University of Ibadan and primordial sentiments
A group of Ibadan elders the other day requested for a Vice Chancellor of Ibadan descent for University of Ibadan (UI). Their proposition is not entirely strange, though a complete disservice to the premier university brand. Ideally, the Visitor, President Muhammadu Buhari, should not only ignore the ignoble request, his government should begin to clean the Augean stable of ethnic chauvinism and other primordial sentiments depriving the public university system of its universal status.
Indeed, this is obviously not the best of times for public institutions of higher learning in Nigeria. For more than four months now, their students have been on lockdown and already squandered a semester. Their counterparts in private universities are already rounding off summer holidays after their efficient authorities moved classes online to beat COVID-19 disruption and complete the 2019/2020 session. Curiously, instead thinking outside the box and being a beacon of hope at this critical time, the public institutions are getting drowned in the groundswell of petty internal crisis and self-engineered implosion. Now, it is the turn of University of Ibadan to share in the series of ignominy.
Like a thunderclap on a sunny day, Ibadan elders under the auspices of Central Council of Ibadan Indigenes (CCII) requested of Buhari to appoint a son of the soil to the seat of the Vice Chancellor of University of Ibadan. They also want an indigene appointed the next Chief Medical Director (CMD) of the University Teaching Hospital, (UCH) Ibadan. On the face value, it looked like a fair request, though a dangerous one, unexpected of the apex socio-cultural group. One of the four contenders for the coveted position is an indigene. A new VC is due to take office in December. The university in its 72-year history has produced 14 Nigerian Vice Chancellors, but none of them has been an Ibadan indigene. The foremost tertiary hospital, UCH, has also never had an Ibadan indigene as CMD. The elders alleged that qualified indigenes of the ancient city had been marginalised for too long and now, it is their turn. Unfortunately, such chauvinism is becoming all too common in Nigerian university system and antithetical to the idea of a university.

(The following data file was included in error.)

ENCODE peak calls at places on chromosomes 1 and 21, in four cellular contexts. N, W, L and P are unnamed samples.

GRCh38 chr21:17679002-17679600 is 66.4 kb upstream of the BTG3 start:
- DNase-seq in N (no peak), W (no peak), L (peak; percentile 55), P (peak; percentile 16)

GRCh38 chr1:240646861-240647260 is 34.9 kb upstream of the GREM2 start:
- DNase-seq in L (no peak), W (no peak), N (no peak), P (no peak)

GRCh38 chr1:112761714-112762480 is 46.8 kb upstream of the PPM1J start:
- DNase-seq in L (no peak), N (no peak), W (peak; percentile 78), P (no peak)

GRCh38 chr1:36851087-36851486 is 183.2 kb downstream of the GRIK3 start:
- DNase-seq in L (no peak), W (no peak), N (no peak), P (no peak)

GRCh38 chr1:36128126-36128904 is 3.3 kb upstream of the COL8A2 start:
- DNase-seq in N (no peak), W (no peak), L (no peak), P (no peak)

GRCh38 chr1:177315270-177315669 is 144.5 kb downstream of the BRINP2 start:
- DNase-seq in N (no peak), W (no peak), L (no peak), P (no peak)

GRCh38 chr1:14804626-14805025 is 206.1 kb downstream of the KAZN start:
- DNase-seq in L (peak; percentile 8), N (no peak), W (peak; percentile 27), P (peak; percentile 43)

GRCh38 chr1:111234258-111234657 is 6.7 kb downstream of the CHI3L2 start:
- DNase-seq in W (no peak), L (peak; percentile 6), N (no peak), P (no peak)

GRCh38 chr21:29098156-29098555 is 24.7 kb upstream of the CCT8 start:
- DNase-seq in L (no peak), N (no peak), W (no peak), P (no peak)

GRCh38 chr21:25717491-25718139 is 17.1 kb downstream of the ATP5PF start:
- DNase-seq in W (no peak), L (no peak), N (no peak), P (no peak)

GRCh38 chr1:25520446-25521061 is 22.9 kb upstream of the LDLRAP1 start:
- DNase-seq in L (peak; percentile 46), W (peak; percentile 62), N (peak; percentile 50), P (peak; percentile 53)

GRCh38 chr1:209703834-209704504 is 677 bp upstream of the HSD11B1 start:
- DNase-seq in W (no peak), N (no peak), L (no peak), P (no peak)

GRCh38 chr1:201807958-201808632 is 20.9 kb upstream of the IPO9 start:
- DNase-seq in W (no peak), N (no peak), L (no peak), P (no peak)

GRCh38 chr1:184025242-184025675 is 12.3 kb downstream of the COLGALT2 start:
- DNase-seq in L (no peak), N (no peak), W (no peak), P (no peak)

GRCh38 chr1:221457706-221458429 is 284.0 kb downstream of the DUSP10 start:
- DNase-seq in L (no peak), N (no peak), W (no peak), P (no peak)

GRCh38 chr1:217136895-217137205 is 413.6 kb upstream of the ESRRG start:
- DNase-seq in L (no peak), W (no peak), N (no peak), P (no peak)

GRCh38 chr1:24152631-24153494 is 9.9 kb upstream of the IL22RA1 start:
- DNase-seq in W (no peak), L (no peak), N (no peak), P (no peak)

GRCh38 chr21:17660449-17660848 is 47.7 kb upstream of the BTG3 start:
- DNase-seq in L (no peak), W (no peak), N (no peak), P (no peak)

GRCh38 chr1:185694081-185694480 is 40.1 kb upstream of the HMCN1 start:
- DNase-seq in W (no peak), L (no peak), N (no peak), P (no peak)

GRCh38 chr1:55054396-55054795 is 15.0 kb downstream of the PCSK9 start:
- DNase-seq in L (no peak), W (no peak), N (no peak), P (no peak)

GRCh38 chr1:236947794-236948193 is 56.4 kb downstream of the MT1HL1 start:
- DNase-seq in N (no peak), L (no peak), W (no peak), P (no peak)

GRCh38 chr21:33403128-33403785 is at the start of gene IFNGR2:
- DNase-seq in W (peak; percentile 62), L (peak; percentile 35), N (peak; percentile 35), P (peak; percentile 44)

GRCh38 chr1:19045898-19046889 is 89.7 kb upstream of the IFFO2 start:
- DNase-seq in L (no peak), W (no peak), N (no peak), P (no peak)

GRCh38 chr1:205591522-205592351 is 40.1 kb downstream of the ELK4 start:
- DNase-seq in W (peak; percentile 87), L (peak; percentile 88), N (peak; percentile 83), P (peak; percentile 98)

University worldwide is the citadel of knowledge where the best and brightest talents are refined based on merit. University is conceptually universal, an ivory tower, and a conclave of knowledge production and its dissemination. In the words of Paul Baran, university is a place to search or pursue the truth no matter where the enquiries lead. The end products are the finest of minds and solutions to societal problems of the general human race. The seeming local research in places like the University of Ibadan is, therefore, of global interest, and its best brains soon become global citizens. That is what makes the university an international enterprise and why it is called the university.
It was such a drive to contribute to global solutions – both in human capital and societal development – that led to the first set of universities in Nigeria, some of which began as an extension of prestigious foreign universities. And they enjoyed international status as much as they benefited from local diversity – not ethnic or religious sentiments. The first Nigerian Vice Chancellor in University of Ibadan was Prof. Kenneth Dike. Prof Tekena Tamuno was also a Vice Chancellor in UI. Prof. Cyril Onwumechili was at the University of Ife, now Obafemi Awolowo University (OAU), as its VC. Prof. Oladipo Akinkugbe was VC at Ahmadu Bello University (ABU), Zaria, after his tenure in University of Ilorin. The second and first indigenous VC of ABU was Prof. Ishaya Audu, a Christian from Kaduna. Prof. Adamu Baike, a Christian from Kano was UNIBEN’s VC. Prof. Kwaku Adadevoh was VC in University of Lagos, to mention a few brightest that led the way in universities far away from their state of origin and region.